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Introduction: Range (12)

A huge vocal range – what singer would not want that?!?

A picture of Voba pointing at the reader with the words "4 Octaves is your birth-right".
Everybody can have about 4 octaves of legitimate vocal range with the right training.

Range is the most basic and important thing for a singer, as in order to sing any song, you need to be able to reach the notes. If you don't have the range to sing a song, you'll struggle or not be at ease singing it. Furthermore, when performing a song, you want to focus on the emotions and the story of the song, rather than on "reaching the high note". Therefore, the more range you have, the easier it is to sing all kinds of repertoire effortlessly.

Range - Definition

What does “range” mean? How are different vocal heights created?

When we talk about singing and the voice, it's all about frequency. The lower you sing, the slower the frequency. The higher your note is, the higher the frequency. Frequencies are measured in Hertz (Hz) as vibrations per second. So the frequency of a note that you sing is the vibrations per second that your vocal cords have to do to produce that pitch.

Most people know the middle A of the piano to be 440 Hz (Hertz).

A piano showing the middle A of 440 Hertz, the A below at 220 Hertz and the one above at 880 Hertz.
Hertz describes the speed (times per second) that your vocal cords have to vibrate at to produce a specific pitch. Yes, to create the high A, your vocal cords have to meet 880 times per second... quite the sport, isn't it?!?

That means that for the middle A, your vocal cords have to vibrate 440 times per second to produce that sound. The A below that is only 220 Hz (Hertz), half as much, and if you go above it, A is 880 Hz, double. So the higher the note, the faster your vocal cords have to vibrate, and the lower the note, the slower your vocal cords have to vibrate.

High Notes

As singers, we can produce higher pitches in a few different ways. My goal with anatomical vocal training is to reach higher notes easily and healthily. First of all, some basics:

There are three different ways to create higher notes. Let me introduce you to all of them.

1. More Air Pressure.

A gif of a flag that is flying in moderate wind.

Imagine the vocal cords symbolised by a flag in the wind: When the wind is very slow, the flag flies slowly – it has a low (slow) frequency. However, when there's a storm rushing over the land, the flag flies extremely quickly – it flutters with a very high frequency.

That means that more air pressure can augment the frequency that an object vibrates with: The storm has more air pressure behind the wind than the little breeze.

The same thing happens in the throat: If you push more air through it, then you can make the vocal cords flutter faster, like that flag in the wind that is racing. However, there's a major problem with that!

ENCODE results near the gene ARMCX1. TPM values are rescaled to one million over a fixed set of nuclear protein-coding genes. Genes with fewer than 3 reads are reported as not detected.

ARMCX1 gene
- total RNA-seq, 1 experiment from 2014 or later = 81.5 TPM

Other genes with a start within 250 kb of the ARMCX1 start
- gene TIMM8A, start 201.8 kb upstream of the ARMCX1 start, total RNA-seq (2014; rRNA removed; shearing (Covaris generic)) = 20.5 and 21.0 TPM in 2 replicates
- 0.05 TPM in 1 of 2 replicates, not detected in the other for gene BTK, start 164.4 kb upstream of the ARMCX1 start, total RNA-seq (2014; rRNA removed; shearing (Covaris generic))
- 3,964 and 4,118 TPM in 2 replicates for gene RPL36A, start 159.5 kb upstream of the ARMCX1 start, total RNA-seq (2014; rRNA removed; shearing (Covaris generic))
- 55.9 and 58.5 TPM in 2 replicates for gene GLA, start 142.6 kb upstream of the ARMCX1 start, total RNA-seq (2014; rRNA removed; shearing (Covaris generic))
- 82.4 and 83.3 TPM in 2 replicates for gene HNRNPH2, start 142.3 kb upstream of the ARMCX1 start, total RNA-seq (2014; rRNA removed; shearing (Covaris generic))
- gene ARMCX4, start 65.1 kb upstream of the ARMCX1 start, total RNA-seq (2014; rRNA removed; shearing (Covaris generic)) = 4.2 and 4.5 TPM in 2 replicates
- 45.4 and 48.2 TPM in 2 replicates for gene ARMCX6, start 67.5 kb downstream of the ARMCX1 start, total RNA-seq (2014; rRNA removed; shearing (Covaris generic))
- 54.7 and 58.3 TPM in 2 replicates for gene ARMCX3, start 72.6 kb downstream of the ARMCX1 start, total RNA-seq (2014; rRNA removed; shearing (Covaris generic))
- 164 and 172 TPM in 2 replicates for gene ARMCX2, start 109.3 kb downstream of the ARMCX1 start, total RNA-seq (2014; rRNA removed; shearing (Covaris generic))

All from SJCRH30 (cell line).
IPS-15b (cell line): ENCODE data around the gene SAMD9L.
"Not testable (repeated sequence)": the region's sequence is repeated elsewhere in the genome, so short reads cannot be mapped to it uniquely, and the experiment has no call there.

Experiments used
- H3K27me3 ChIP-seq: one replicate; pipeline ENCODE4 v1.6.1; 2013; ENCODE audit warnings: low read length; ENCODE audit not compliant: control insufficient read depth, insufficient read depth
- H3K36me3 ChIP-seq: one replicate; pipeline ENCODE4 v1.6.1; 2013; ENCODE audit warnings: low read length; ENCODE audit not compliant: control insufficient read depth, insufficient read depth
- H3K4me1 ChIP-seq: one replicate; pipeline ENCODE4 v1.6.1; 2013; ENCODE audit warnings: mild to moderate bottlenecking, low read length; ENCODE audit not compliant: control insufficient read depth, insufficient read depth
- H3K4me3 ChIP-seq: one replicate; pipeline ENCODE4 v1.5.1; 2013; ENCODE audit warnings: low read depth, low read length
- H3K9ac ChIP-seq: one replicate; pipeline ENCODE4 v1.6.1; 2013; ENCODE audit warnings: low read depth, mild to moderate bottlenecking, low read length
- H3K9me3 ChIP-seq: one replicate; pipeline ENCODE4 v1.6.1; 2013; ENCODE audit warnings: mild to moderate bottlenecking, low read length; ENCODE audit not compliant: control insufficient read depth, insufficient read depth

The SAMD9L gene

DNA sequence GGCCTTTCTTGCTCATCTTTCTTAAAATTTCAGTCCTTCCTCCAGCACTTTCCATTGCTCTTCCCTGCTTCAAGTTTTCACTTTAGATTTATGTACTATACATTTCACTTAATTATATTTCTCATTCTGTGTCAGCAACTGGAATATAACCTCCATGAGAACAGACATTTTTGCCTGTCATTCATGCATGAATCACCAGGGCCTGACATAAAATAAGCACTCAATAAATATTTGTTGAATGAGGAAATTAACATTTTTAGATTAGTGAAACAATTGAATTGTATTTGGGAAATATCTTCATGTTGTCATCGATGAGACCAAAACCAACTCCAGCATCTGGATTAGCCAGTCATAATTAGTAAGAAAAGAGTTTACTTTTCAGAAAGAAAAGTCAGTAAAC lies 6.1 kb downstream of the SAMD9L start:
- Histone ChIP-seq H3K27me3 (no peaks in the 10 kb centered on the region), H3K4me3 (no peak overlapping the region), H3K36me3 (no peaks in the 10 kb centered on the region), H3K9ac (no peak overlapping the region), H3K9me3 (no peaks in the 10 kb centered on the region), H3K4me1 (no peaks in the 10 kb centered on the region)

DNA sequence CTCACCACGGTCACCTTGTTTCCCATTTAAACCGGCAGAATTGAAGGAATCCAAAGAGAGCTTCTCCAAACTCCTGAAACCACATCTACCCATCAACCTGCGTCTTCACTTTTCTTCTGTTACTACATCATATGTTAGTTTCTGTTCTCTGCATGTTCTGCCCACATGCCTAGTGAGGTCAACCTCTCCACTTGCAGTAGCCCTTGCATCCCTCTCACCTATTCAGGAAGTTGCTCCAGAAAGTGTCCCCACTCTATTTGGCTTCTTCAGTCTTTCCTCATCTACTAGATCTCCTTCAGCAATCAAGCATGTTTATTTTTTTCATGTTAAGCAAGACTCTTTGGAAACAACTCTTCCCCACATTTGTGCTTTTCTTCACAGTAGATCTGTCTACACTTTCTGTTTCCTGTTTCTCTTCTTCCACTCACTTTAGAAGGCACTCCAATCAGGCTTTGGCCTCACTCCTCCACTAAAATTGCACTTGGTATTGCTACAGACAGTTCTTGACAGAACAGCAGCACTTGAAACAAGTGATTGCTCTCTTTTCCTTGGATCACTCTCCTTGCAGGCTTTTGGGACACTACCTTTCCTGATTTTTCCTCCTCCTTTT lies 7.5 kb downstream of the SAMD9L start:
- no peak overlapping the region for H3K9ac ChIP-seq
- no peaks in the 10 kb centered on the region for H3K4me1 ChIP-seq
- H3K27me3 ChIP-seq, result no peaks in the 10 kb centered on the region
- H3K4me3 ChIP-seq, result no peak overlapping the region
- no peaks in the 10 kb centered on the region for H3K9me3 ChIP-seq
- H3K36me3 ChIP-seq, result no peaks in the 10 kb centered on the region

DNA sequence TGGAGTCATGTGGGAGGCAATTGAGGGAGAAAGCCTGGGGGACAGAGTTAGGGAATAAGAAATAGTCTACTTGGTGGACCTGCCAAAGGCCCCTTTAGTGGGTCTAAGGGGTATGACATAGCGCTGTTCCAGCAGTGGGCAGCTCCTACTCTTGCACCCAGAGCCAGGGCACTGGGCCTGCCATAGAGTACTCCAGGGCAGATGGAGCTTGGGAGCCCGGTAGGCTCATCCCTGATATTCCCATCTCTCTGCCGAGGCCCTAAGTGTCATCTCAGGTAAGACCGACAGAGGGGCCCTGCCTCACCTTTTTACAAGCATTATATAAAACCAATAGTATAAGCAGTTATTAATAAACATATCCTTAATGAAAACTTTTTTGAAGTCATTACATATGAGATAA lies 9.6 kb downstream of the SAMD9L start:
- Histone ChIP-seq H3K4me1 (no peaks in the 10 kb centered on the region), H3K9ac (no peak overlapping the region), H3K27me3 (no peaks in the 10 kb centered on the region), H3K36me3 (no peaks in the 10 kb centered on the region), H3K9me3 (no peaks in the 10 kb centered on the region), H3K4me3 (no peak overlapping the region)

The Larynx in the lateral view, showing the vestibular folds just above the vocal cords.
This view is inside the thyroid cartilage from behind.

Air-Pressure Problem

In the throat, above your vocal cords, sit the vestibular folds, also called the false vocal folds.

If you push the air from below on your vocal cords, then they might flutter faster, but they are also pushed upwards, towards the vestibular folds. In between the vocal cords, there is epithelial tissue. Epithelial tissue is a bit more robust than other bodily tissue, like the tissue on the insides of your palms.

A picture showing the inside and back of a pair of hands, comparing the palm of the hand to the material in between the vocal cords, because those two have similar properties.
The epithelial tissue on your palm is more durable and can withstand more than the tissue on the back of your hand.

It's a little bit harder. It's better adjusted to touch. Between the vocal cords, it's the same thing: the vocal cords are made to be able to meet one another.

A picture that marked the mucous membranes in red that are above the vocal folds and below the vestibular folds to indicate the danger of those two entities meeting.
On top of the vocal cords, as well as below the vestibular folds, there are mucous membranes. Mucous membranes consist of much softer tissue than epithelial tissue.

However, between the vocal cords and vestibular folds - on top of the vocal cords and below the vestibular folds - there is mucous membrane tissue, which is really soft tissue. Therefore, if the tissue of the vocal cords and the vestibular folds touches and rubs against each other – because the vocal cords are vibrating – it creates a problem because this tissue is not made to touch, let alone rub against itself.

So, when your vocal cords rub against your vestibular folds, it is as if you were rubbing the skin on the back of your hands together: it can easily create a burn blister. The same thing happens on your vocal cords: through the continuous friction, your vocal cords become swollen.

A singer struggling with a high note.